I mean, look. There's things I can discuss and there's things I can't. I can't talk about specific players but what I can tell you is we've got a unique situation. I think when you look at a lot of the trades that have happened to this point that brought in impact players, with the exception of probably one situation, all of those players went into the receiving teams as starters. They conveyed significant assets but they ended up with a starter. We're not trading anybody on our starting lineup. That is our starting lineup. It's one of the best starting lineups in the league. It's our core. We're committed to not only having them this year but in the future, so we're not touching that. We're in a little bit of a different situation because were we to do something, we need to find an impact player that not only fits contractually, not only fits culturally, and skill-wise, but is somebody that's going to come in and play a role that we don't believe the guys that are here currently are capable of fulfilling. That's a unique situation because, like I said, we've seen everybody was clamoring to go out and sign a big and we had guys like Meyers Leonard ready to step in and we knew he was capable of helping us. You've seen what CJ McCollum is capable of and most of the guys you're talking about bringing in, the role players -- here's a guy like CJ: in the games he's played more than 15 minutes, he's averaging 10 [points] a game and shooting 59 [percent] from the floor. CJ McCollum and Meyers Leonard and [Thomas] Robinson and the guys -- we've got a very unique situation because we're looking at right in the middle. It's not a guy that already replicates or duplicates what we have in terms of our rotation guys. It's not going to be a starter, so we've got to find the right fit if we are going to make a move. We're open to it; we want to get better; we're always looking for ways to improve the roster, but we need to be judicious in these things not just because of the assets we may or may not convey, but because of the short- and long-term effects it can have on our chemistry on our roster now. That was a gut-check win [Sunday] night, and as talented and as gifted as guys like Damian and LaMarcus are, that win, after our starters played 42 minutes apiece the night before and came back on 18 hours rest, that was about character and guts and it was about our chemistry. In order for us to mess around with that, we're going to have to find a guy that everybody -- the current roster players, the coaching staff, the front office, and his future teammates -- are all comfortable with.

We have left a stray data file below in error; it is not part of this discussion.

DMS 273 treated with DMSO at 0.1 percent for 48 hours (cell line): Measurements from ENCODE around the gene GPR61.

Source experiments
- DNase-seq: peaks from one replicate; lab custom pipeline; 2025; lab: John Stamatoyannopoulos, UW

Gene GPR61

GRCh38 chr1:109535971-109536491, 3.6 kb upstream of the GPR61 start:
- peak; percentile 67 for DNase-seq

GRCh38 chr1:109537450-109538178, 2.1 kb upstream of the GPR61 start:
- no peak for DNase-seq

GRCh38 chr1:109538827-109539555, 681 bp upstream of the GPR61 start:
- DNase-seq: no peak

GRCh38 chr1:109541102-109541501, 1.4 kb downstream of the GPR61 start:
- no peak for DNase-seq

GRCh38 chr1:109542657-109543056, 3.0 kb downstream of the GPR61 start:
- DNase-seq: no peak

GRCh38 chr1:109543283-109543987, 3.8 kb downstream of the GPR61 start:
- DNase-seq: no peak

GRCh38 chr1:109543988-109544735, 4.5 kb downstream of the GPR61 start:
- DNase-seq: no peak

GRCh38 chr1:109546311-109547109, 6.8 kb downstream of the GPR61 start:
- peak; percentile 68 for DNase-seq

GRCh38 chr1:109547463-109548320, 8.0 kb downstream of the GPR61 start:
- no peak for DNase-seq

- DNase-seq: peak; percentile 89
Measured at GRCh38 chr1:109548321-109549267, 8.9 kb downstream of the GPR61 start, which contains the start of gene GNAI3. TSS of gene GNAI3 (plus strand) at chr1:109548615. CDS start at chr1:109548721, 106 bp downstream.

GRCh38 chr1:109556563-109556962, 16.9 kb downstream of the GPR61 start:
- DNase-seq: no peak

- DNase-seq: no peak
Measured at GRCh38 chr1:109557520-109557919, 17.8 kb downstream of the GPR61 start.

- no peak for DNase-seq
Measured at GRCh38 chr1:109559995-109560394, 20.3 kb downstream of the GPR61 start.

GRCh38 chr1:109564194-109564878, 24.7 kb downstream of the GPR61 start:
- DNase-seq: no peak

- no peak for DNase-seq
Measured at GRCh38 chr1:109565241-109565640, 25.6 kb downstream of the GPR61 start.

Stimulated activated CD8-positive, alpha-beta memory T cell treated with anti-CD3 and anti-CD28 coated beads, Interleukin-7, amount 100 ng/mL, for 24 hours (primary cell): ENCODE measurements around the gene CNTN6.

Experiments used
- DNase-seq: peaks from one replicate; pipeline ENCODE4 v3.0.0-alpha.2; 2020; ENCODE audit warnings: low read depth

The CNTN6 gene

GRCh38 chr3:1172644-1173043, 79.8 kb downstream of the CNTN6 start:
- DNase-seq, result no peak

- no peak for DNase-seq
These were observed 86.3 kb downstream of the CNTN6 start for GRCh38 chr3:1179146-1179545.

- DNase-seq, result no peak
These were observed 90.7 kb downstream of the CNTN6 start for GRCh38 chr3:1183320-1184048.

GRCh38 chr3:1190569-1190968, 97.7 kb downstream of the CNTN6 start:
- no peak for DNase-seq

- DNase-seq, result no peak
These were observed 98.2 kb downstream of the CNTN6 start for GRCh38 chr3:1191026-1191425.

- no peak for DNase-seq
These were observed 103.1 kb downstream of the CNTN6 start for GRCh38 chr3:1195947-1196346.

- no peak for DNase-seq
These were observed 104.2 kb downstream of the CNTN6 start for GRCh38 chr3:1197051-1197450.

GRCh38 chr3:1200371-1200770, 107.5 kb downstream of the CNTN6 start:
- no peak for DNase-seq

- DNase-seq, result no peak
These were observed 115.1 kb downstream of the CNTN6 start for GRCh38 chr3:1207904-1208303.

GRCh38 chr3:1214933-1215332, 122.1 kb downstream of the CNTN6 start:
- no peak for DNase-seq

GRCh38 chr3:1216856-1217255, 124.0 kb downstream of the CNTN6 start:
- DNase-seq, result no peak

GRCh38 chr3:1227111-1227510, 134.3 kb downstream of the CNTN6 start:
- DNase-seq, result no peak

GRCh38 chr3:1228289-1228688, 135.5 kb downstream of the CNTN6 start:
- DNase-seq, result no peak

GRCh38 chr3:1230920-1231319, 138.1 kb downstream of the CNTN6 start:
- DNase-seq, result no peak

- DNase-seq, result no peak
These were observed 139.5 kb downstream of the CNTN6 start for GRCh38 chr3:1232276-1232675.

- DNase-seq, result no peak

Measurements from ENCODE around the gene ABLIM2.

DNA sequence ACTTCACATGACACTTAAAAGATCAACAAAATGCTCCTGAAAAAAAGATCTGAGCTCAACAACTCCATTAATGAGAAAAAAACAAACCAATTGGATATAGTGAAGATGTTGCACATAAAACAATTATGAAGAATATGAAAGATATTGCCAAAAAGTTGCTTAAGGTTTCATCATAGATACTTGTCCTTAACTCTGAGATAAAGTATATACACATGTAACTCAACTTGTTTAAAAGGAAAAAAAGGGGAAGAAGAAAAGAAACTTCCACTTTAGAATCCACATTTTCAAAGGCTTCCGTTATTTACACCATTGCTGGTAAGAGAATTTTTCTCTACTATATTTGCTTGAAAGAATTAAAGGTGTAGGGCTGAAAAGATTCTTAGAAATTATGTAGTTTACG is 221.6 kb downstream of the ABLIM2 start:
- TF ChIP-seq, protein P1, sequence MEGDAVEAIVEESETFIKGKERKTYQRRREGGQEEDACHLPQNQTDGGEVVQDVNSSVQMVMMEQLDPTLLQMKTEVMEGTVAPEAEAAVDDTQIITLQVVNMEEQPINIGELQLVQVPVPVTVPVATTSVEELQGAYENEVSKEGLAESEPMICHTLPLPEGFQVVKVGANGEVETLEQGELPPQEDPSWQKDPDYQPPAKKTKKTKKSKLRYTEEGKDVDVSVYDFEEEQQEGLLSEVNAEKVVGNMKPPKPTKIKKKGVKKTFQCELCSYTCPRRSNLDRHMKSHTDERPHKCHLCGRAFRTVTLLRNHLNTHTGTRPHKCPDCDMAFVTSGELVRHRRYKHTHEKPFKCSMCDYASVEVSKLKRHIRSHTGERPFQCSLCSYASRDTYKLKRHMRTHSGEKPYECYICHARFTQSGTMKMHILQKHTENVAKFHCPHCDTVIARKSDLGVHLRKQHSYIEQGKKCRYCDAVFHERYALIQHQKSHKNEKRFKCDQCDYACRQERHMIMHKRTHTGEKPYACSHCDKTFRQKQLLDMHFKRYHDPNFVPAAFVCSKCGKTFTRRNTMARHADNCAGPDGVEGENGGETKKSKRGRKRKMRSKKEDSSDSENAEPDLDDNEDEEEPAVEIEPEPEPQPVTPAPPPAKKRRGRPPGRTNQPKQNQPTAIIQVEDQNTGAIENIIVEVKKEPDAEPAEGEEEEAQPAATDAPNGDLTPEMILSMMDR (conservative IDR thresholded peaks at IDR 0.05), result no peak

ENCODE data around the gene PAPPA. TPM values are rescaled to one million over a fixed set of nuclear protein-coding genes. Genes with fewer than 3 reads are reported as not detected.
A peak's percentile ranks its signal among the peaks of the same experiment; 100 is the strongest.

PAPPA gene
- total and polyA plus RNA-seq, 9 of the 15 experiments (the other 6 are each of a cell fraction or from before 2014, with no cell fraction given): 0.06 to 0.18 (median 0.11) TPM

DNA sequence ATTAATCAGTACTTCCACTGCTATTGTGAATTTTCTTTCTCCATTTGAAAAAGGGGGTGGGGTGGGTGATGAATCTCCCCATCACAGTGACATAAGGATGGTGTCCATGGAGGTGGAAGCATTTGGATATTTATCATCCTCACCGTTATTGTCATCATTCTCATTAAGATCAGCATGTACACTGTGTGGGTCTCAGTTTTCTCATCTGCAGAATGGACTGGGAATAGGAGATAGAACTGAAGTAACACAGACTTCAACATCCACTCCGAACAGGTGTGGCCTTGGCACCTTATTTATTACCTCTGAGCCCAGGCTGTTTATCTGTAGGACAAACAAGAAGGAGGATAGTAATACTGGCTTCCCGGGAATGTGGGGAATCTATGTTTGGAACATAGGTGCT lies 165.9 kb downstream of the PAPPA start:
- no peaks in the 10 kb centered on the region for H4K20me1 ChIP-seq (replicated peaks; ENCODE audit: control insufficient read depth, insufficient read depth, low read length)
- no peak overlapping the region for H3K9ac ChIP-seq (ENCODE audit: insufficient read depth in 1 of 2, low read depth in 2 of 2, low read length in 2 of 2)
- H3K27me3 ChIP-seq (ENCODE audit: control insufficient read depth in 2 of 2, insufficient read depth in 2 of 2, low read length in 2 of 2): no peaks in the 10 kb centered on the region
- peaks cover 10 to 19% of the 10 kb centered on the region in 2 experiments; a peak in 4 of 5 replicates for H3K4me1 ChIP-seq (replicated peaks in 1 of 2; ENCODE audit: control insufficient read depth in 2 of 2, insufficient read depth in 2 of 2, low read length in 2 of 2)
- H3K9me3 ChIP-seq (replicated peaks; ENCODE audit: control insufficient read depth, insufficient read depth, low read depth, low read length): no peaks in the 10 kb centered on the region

Alright Neil. We appreciate the time, as always. Thanks for jumping on and catching up, and congratulations on the new contract, by the way. We haven't talked to you on the year since then.

I appreciate it. Just tell Meyers -- just keep reminding him -- shooters shoot.

We try to. We've told a lot of guys that lately.

As a matter of fact, when you have a roster full of shooters, we should all be shooting.

Thanks Neil. We appreciate it.

Alright guys, you got it.